261 U.S. 17
43 S.Ct. 301
67 L.Ed. 513
CHARLES NELSON CO.
Argued Jan. 25 and 26, 1923.
Decided Feb. 19, 1923.
Messrs. Wm. C. Prentiss, of Washington, D. C., and Wm. E. Humphrey, of Washington, D. C., for appellant.
Mr. Alfred A. Wheat, of New York City, for the United States.
Mr. Chief Justice TAFT delivered the opinion of the Court.
This is an appeal from a judgment of the Court of Claims dismissing the petition of the plaintiff, the Charles Nelson Company, after a hearing of the evidence and upon findings made. The plaintiff was the lowest and accepted bidder upon advertised solicitation of the Navy Department for the furnishing and delivery of lumber at the Puget Sound Navy Yard for a period ending December 31, 1917. This suit is to recover the sum of $20,321.33, the amount with interest of the difference between the market value and the price bid upon what the plaintiff claims was an unjust excess over and above the amount of lumber it should have delivered and that which at the insistence of the Nevy Department it did deliver.
The bids were opened January 3, 1917. The contract was signed February 23, 1917. Thereby the plaintiff agreed to furnish and deliver f. o. b. alongside wharf navy yard, Puget Sound, lumber of certain kinds in such quantities and at such times during the period ending December 31, 1917, as the supply officer of the Navy might direct. ‘All deliveries to be made promptly and orders of 50,000 ft. b. m. or less of assorted sizes, not more than 10,000 ft. b. m. of any one size except with the consent of the contractor, must be delivered within ten days after receipt of order. All other orders must be delivered within 25 days after date of receipt of order from he supply officer.’ The contract contained this provision which was evidently taken from the form of bids solicited:
‘It shall be distinctly understood and agreed that it is the intention of the contract that the contractor shall furnish and deliver any quantities of Douglas fir which may be ordered for the naval service of the place named during the period ending December 31, 1917, irrespective of the estimated quantity named, the government not being obligated to order any specific quantity of Douglas fir contracted for.’
‘Class 5 (Continued).
‘Stock Classification No. 39.
‘Fir, Douglas, as follows:
‘1. 1,675,000 feet b. m. (about), of such sizes or grades as may be ordered—per M feet.’ The Navy Department on orders placed by it before December 31, 1917, received from the plaintiff 3,688,259 feet b. m. of Douglas fir. The amount furnished above 1,675,000 feet was worth at market price, delivered at the navy yard, $18,310.21 more than the plaintiff was paid therefor at the prices bid and accepted.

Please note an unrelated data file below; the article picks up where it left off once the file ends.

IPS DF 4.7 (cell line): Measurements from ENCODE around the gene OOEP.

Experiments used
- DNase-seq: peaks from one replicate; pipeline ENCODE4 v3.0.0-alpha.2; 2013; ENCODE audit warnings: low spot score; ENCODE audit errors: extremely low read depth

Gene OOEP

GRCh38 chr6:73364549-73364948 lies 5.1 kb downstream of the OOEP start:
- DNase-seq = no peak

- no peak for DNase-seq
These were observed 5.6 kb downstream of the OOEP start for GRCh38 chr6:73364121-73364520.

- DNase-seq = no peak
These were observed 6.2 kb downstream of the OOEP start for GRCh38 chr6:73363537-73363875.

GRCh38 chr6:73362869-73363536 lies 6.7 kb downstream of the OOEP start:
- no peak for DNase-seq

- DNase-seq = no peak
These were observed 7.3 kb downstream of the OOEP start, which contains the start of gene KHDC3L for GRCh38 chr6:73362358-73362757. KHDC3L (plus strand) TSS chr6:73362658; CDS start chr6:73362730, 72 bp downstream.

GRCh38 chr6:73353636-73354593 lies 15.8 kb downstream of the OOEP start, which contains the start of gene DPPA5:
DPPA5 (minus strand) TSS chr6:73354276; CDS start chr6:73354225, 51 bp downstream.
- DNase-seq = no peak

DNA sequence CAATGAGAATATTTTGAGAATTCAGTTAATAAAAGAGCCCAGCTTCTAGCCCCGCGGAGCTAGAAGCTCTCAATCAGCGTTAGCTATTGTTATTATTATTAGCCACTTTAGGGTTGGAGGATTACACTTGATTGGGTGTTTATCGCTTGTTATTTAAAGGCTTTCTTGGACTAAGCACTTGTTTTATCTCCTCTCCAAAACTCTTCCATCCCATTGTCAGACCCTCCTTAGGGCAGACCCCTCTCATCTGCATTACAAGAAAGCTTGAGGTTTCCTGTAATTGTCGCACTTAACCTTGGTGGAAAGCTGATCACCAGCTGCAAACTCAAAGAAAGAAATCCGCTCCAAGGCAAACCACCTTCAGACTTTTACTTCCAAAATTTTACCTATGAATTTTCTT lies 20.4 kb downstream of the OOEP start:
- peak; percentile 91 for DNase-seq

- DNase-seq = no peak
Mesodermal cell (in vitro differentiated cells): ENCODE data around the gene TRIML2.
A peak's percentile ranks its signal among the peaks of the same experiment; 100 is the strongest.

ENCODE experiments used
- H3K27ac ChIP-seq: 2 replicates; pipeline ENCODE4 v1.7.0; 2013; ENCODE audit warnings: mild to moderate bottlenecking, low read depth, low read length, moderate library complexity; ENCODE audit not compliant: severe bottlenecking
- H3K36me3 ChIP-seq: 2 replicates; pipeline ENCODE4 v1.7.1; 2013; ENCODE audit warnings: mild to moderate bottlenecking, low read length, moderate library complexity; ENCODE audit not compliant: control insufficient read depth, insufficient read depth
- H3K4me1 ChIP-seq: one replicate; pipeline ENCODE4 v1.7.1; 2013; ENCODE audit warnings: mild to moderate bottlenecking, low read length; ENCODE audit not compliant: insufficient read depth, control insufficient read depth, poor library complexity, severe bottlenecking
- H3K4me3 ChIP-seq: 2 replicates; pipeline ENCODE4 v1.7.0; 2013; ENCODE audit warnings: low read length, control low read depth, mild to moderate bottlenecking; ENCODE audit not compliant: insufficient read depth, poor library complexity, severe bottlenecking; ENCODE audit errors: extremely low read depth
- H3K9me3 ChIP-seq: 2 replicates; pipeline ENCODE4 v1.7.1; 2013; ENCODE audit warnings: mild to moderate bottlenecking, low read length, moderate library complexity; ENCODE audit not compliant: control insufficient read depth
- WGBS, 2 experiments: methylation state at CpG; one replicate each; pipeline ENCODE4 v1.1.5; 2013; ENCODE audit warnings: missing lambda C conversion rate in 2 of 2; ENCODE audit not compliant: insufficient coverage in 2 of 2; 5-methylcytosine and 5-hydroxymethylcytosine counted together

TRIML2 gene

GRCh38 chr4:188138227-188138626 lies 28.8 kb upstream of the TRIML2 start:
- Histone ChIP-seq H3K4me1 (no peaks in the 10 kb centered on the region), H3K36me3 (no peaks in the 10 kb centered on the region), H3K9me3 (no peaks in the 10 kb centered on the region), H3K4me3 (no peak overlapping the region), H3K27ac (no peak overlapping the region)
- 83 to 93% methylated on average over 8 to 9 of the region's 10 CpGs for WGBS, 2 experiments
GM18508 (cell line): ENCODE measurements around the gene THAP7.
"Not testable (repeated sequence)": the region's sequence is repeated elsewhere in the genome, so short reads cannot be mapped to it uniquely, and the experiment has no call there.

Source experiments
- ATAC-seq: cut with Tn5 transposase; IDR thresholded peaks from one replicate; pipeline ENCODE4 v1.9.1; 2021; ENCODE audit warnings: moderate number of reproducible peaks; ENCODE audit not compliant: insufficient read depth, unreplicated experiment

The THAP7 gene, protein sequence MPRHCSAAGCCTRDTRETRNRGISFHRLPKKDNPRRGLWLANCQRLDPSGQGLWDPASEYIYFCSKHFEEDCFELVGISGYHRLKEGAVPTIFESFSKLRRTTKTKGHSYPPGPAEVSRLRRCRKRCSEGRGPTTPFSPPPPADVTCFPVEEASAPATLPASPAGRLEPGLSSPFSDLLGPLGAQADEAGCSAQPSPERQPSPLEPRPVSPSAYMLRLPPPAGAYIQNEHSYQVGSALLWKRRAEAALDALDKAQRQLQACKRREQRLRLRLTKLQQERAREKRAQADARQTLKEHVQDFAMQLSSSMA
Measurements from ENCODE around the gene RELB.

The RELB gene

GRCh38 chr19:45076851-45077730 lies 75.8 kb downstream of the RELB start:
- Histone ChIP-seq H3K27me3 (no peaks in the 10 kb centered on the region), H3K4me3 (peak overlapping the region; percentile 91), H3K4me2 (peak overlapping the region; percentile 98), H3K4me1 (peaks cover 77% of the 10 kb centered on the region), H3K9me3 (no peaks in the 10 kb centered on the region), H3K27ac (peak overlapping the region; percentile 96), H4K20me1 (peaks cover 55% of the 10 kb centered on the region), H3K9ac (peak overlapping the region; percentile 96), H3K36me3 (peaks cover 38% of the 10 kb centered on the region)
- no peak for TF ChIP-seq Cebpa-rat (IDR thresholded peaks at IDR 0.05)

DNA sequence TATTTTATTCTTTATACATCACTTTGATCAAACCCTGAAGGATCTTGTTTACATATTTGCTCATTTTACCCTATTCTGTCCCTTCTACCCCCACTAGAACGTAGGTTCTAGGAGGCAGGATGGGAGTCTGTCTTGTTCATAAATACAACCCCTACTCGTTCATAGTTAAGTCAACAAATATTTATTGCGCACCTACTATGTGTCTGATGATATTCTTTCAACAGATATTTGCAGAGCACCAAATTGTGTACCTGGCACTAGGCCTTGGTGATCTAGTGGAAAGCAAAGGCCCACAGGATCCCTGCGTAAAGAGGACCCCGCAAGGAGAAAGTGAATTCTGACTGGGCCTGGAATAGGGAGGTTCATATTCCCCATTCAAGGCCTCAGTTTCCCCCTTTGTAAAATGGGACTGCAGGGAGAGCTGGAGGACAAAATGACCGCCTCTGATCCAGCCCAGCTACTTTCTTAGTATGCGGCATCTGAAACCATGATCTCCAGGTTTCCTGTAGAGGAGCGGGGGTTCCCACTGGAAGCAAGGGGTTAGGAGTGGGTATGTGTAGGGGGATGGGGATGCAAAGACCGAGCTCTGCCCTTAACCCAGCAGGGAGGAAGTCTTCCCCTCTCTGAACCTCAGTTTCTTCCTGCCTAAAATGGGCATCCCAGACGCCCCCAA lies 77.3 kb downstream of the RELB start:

After the execution of the contract and as a development of the World War the government entered upon the building of submarine chasers at this navy yard, a type of vessel never before built there, and much of the lumber required of the plaintiff under its contract was used in the construction of these vessels.
The plaintiff denies that the writing signed by it was a binding contract, because there was no mutuality of obligation. The government answers this by citing the case of United States v. Purcell Envelope Co., 249 U. S. 313, 39 Sup. Ct. 300, 63 L. Ed. 620. In that case the Post Office Department invited bids——
‘for furnishing stamped envelopes and newspaper wrappers in such quantities as may be called for by the department during a period of four years, beginning on the first day of October, 1898.’
The bid of the Purcell Company was accepted. The formal contract was signed by the Company and bond given. Subsequently the Postmaster General refused to sign this contract, and bought the envelopes and wrappers elsewhere. This court held that the acceptance of the bid made the contract, that the words above quoted must be construed to mean that the company should furnish all the envelopes and wrappers of the specified sizes which the department would need during the four years’ period, and that the government was as much bound to take the envelopes and wrappers as the bidder was bound to furnish them. Heavy damages for the breach of the contract were awarded against the United States. But it is to be observed that there was in the contract or invitation for bids no express denial of the obligation of the Post Office Department to take the envelopes in that case, so that the question of a lack of mutuality did not arise in the Purcell Case as it does here.
But we are not obliged definitely to pass upon the question whether the instrument relied on by the government constituted a contract binding on the plaintiff for the whole amount ordered at the price bid, because under the findings of the Court of Claims, the plaintiff must be held to have waived any right to claim more than the price it bid for any part of the lumber it furnished.